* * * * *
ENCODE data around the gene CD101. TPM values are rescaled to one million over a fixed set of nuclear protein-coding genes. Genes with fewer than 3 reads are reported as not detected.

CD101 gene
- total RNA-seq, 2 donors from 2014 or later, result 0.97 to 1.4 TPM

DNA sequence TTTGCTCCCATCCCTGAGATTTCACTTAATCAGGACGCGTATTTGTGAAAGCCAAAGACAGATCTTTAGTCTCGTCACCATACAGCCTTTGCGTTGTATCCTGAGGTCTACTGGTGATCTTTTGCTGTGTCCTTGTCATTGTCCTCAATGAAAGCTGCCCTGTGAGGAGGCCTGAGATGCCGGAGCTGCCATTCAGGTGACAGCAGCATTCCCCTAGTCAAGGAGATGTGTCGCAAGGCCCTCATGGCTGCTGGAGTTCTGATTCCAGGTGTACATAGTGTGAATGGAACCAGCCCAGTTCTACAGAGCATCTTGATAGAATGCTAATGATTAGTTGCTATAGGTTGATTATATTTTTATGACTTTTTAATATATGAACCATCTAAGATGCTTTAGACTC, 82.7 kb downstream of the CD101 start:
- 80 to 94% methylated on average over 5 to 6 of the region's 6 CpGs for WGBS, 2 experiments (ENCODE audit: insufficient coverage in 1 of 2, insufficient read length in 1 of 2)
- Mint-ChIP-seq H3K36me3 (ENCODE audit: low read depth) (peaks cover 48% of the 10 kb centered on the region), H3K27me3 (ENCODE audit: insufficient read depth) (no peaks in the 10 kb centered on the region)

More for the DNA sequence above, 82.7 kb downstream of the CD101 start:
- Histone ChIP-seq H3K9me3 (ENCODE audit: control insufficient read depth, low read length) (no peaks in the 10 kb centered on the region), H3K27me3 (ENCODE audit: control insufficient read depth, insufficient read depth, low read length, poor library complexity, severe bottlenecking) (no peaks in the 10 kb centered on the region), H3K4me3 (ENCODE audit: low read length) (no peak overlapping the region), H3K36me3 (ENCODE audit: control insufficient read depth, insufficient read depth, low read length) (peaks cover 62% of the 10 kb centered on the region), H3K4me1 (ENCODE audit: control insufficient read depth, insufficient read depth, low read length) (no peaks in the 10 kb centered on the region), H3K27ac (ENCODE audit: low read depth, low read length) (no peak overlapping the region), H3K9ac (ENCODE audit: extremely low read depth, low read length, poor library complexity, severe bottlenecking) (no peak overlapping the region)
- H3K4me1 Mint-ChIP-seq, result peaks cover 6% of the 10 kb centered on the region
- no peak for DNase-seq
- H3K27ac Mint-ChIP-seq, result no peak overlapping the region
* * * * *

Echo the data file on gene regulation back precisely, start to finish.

ENCODE data around the gene CD101. TPM values are rescaled to one million over a fixed set of nuclear protein-coding genes. Genes with fewer than 3 reads are reported as not detected.

CD101 gene
- total RNA-seq, 2 donors from 2014 or later, result 0.97 to 1.4 TPM

DNA sequence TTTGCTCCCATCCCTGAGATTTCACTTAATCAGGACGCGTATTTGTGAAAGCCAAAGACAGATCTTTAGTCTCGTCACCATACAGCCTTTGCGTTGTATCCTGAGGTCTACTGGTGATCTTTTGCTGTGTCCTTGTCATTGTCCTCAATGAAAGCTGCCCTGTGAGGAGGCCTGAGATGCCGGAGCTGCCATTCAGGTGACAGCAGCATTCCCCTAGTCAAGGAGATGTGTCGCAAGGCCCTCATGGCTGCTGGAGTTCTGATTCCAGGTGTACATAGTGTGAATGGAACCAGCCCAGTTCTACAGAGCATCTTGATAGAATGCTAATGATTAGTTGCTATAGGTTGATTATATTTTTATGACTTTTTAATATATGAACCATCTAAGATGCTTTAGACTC, 82.7 kb downstream of the CD101 start:
- 80 to 94% methylated on average over 5 to 6 of the region's 6 CpGs for WGBS, 2 experiments (ENCODE audit: insufficient coverage in 1 of 2, insufficient read length in 1 of 2)
- Mint-ChIP-seq H3K36me3 (ENCODE audit: low read depth) (peaks cover 48% of the 10 kb centered on the region), H3K27me3 (ENCODE audit: insufficient read depth) (no peaks in the 10 kb centered on the region)

More for the DNA sequence above, 82.7 kb downstream of the CD101 start:
- Histone ChIP-seq H3K9me3 (ENCODE audit: control insufficient read depth, low read length) (no peaks in the 10 kb centered on the region), H3K27me3 (ENCODE audit: control insufficient read depth, insufficient read depth, low read length, poor library complexity, severe bottlenecking) (no peaks in the 10 kb centered on the region), H3K4me3 (ENCODE audit: low read length) (no peak overlapping the region), H3K36me3 (ENCODE audit: control insufficient read depth, insufficient read depth, low read length) (peaks cover 62% of the 10 kb centered on the region), H3K4me1 (ENCODE audit: control insufficient read depth, insufficient read depth, low read length) (no peaks in the 10 kb centered on the region), H3K27ac (ENCODE audit: low read depth, low read length) (no peak overlapping the region), H3K9ac (ENCODE audit: extremely low read depth, low read length, poor library complexity, severe bottlenecking) (no peak overlapping the region)
- H3K4me1 Mint-ChIP-seq, result peaks cover 6% of the 10 kb centered on the region
- no peak for DNase-seq
- H3K27ac Mint-ChIP-seq, result no peak overlapping the region